Monday, September 21, 2009

Washington Post, Daily Telegraph Shilling for Russian Government

BROOKLYN, New York -- Everyone knows the sorry state of affairs of America's newspaper business and its derelict advertising revenue models, but I didn't think that one of the nation's most prestigious newspapers would sink to this.

Well, let's not get ahead of ourselves - I totally did think they could sink to this, but I'm still disappointed that they have. Earlier this summer, my compatriot Itchy forwarded me a link to an advertising supplement on titled "Russia Now." I had thought that it was a one-off insert, but I have now realized that the Post is making this a regular monthly feature in its newspaper.

The segment is filled with articles lauding Russia's political leaders and celebrating its business-friendliness. But more troubling than the propaganda is that while the Post does rightly place the words "A Paid Supplement to The Washington Post" at the top of the Russia Now webpage, nowhere on the site does it say who is actually paying for it. On its website, it bills the supplement as an "Advertorial," a chilling new word which suggests that the paper's own editorial content may be up for sale (and a word, I was saddened to learn, that has entered the dictionary, alongside the likes of "edutainment" and "celebutante.")

Much of the content of Russia Now appears to be original, with hard-hitting articles like "How to Register Your Stay and Stay [With?] Friends" (it's a simple matter of going to the post office, apparently). The rest is press pickups from other news agencies, most of them owned by the Russian government - for example, there is a great interview by RIA-Novosti with South Ossetian leader Eduard Kokoity, who speaks unchallenged about the "thousands" of civilian deaths as the result of "Georgian crimes."

Another participant in this scheme, Britain's Daily Telegraph, is a bit more forthcoming, advising: "This online supplement is produced and published by Rossiyskaya Gazeta (Russia), which takes sole responsibility for the content." More honest, however, would be to point out that not only is Rossiyskaya Gazeta wholly owned by the Russian government, it is in fact the official mouthpiece of the government, as it is the paper of record for all decrees and legislation. In addition to the Post and the Telegraph, the supplement is also printed by Indian newspaper The Economic Times, Bulgaria's Duma and Brazil's Journal do Brasil. Russia Now is also produced by The Voice of Russia, an answer to America's similarly-named government broadcaster. Russia Now can also be found as a stand-alone English-language website called "Russia Beyond the Headlines."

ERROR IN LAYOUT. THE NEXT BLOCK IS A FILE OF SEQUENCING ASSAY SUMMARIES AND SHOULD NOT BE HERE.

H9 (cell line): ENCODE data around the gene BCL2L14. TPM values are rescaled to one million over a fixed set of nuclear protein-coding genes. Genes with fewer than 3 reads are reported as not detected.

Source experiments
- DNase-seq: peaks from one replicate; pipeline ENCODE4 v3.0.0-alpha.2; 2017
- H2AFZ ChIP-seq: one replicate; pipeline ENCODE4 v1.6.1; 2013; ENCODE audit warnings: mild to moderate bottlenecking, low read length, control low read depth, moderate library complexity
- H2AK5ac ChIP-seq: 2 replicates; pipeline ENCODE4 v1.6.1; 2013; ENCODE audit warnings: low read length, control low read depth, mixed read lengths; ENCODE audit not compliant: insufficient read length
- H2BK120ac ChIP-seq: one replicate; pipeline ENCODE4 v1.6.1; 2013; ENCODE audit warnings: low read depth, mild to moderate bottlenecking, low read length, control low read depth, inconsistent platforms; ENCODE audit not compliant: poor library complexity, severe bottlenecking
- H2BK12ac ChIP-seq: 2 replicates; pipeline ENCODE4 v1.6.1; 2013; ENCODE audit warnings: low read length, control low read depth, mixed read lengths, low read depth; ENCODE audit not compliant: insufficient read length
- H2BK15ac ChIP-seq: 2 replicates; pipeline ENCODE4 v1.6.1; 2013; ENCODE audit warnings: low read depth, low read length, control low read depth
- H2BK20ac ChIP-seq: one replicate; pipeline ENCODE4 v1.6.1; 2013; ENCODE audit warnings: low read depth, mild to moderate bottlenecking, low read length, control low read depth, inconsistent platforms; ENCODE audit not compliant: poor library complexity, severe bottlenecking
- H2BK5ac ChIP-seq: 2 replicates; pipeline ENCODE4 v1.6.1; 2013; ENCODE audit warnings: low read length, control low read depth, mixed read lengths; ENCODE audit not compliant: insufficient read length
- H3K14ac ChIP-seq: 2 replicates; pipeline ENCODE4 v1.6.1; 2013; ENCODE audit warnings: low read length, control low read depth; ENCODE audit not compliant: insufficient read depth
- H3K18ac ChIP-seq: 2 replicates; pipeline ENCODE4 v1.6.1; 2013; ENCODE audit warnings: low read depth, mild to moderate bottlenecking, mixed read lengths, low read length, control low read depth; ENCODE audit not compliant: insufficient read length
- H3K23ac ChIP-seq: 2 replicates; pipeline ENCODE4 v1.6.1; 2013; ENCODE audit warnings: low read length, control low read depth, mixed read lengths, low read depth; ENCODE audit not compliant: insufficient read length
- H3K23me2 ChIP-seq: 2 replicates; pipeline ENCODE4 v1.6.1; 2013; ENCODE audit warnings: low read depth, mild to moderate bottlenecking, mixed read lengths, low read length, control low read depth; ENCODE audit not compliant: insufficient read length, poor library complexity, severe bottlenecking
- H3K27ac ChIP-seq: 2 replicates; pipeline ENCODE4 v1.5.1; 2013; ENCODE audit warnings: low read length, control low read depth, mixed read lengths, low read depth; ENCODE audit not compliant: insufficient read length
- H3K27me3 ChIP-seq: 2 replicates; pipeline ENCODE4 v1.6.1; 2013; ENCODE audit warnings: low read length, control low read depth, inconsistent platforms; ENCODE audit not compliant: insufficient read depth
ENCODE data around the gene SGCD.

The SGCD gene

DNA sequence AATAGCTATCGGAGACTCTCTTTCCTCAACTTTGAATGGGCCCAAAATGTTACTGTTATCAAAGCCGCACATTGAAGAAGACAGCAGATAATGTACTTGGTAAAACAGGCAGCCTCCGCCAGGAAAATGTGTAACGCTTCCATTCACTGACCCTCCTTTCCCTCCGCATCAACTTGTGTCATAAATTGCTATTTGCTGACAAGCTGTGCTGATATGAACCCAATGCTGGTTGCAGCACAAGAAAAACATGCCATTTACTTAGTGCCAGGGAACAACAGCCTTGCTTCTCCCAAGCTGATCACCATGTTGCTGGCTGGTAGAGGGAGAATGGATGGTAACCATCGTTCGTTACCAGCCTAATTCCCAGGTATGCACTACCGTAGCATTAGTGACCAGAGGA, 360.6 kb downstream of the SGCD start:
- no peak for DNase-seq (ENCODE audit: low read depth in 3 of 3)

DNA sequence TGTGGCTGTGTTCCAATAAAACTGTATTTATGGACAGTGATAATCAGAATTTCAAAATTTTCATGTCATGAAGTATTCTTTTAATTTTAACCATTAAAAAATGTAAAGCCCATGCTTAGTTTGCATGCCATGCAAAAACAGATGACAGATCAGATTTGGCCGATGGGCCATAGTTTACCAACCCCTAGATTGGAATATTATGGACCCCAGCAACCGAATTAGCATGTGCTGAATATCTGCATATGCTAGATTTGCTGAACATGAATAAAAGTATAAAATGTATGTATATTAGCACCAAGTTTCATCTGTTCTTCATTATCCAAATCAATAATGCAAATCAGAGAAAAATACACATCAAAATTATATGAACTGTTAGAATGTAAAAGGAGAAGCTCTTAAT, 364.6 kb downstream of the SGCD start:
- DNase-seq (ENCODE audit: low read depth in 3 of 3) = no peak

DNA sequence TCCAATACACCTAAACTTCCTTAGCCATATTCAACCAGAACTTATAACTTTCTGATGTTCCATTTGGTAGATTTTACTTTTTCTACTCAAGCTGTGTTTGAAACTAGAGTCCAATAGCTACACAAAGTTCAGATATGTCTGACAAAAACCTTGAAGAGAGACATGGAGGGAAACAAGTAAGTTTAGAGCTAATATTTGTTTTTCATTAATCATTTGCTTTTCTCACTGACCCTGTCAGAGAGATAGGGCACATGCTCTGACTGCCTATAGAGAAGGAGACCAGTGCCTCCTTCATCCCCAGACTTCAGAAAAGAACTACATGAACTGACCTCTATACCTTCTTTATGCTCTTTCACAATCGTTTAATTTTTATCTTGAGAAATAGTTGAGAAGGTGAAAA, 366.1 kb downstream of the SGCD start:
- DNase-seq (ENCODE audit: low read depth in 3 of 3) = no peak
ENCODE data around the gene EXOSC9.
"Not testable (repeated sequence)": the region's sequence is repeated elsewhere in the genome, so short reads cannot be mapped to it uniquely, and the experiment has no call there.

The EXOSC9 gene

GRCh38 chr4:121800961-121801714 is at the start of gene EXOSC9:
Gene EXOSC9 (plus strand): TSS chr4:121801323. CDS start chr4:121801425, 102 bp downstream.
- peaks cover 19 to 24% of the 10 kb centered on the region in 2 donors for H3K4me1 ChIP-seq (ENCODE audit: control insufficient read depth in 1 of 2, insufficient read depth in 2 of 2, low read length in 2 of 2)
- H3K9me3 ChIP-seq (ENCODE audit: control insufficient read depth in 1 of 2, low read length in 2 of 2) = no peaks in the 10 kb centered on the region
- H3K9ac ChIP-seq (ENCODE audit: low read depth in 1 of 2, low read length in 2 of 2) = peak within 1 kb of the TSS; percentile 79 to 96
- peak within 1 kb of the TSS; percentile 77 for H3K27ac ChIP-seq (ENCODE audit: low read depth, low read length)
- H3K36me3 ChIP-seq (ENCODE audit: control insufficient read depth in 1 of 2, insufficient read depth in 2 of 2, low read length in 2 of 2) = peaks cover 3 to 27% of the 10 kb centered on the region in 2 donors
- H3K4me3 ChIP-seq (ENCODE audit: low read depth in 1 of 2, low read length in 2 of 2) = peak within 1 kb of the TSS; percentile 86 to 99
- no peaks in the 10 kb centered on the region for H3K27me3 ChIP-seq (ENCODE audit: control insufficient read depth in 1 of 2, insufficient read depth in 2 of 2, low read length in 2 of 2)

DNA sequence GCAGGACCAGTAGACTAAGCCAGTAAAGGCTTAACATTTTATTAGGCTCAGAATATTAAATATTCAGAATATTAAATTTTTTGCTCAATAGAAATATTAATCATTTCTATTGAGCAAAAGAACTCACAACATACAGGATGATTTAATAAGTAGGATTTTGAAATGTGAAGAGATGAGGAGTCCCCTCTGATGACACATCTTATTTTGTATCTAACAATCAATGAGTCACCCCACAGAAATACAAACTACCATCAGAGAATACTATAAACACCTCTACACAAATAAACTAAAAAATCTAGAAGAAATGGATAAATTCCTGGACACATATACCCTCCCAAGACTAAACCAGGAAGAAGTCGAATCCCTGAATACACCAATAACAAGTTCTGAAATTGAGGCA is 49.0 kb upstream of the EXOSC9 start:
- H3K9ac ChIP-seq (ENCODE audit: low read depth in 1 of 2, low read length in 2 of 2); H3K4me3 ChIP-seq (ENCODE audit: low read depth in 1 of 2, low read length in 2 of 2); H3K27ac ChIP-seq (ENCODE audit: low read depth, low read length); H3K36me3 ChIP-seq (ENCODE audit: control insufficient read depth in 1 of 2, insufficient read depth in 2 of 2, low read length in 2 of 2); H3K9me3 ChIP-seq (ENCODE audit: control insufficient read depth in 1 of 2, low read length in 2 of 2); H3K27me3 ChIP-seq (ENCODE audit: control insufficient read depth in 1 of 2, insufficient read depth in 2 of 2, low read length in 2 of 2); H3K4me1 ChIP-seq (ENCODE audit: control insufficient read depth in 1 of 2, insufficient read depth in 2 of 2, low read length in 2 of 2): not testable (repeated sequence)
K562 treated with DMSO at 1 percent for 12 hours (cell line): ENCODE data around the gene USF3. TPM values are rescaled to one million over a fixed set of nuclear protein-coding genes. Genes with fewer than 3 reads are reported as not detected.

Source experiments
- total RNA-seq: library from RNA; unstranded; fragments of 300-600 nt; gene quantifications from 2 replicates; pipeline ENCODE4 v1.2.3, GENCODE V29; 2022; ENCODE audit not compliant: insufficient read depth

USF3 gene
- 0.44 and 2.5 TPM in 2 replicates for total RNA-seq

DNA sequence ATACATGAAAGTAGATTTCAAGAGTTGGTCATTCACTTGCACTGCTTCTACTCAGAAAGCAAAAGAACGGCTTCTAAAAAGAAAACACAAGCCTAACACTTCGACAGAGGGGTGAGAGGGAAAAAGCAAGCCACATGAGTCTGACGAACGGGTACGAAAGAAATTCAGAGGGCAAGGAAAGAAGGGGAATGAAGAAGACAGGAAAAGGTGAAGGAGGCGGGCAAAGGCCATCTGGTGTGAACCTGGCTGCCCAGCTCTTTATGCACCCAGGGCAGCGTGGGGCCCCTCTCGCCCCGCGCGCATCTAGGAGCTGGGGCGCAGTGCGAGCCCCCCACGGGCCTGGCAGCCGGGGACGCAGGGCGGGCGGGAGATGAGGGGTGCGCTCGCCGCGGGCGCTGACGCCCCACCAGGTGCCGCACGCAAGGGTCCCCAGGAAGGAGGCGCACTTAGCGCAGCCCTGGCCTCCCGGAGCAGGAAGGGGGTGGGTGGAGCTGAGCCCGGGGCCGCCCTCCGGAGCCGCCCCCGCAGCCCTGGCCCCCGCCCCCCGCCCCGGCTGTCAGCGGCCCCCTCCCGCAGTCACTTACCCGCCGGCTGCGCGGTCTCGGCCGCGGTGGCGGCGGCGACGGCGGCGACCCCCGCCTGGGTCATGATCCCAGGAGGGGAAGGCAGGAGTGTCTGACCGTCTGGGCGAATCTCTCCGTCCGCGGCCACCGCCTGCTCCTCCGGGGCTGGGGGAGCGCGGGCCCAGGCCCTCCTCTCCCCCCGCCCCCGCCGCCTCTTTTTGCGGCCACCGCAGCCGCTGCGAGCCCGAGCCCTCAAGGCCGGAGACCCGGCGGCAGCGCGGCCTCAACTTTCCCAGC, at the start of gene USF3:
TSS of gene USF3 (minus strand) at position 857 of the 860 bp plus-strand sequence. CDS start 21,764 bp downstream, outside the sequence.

The pages of newspapers are filled with advertisements from private businesses, multi-national corporations, and even sovereign governments who are trying to sell you something. Newspapers regularly print advertising inserts imploring readers to visit Ireland or not to be racist. They even sometimes print ads that look like news stories right next to real articles, as the Los Angeles Times did earlier this year on their front page, or the New York Times does on its website every day.

The difference here as that the drivel printed and broadcast by the likes of RIA-Novosti, Russia Today, or Rossiyskaya Gazeta, and here reprinted by Russia Now, is regarded as legitimate news in the completely unfree Russian news media market. The Russian government is paying money to foreign media to reprint its sham news - news which it foists on its own citizens on a daily basis, and which is rightfully disregarded by the legitimate independent press. Is this the state of America's newspapers then? Accepting money from foreign governments to reprint their vile propaganda? So much is being made of the advertisers fleeing Glenn Beck's program on Fox News for his outrageous demagoguery; I think it is time that the news media start turning away certain advertisers, especially one that poses as large a danger to the legitimate news as the Russian government.

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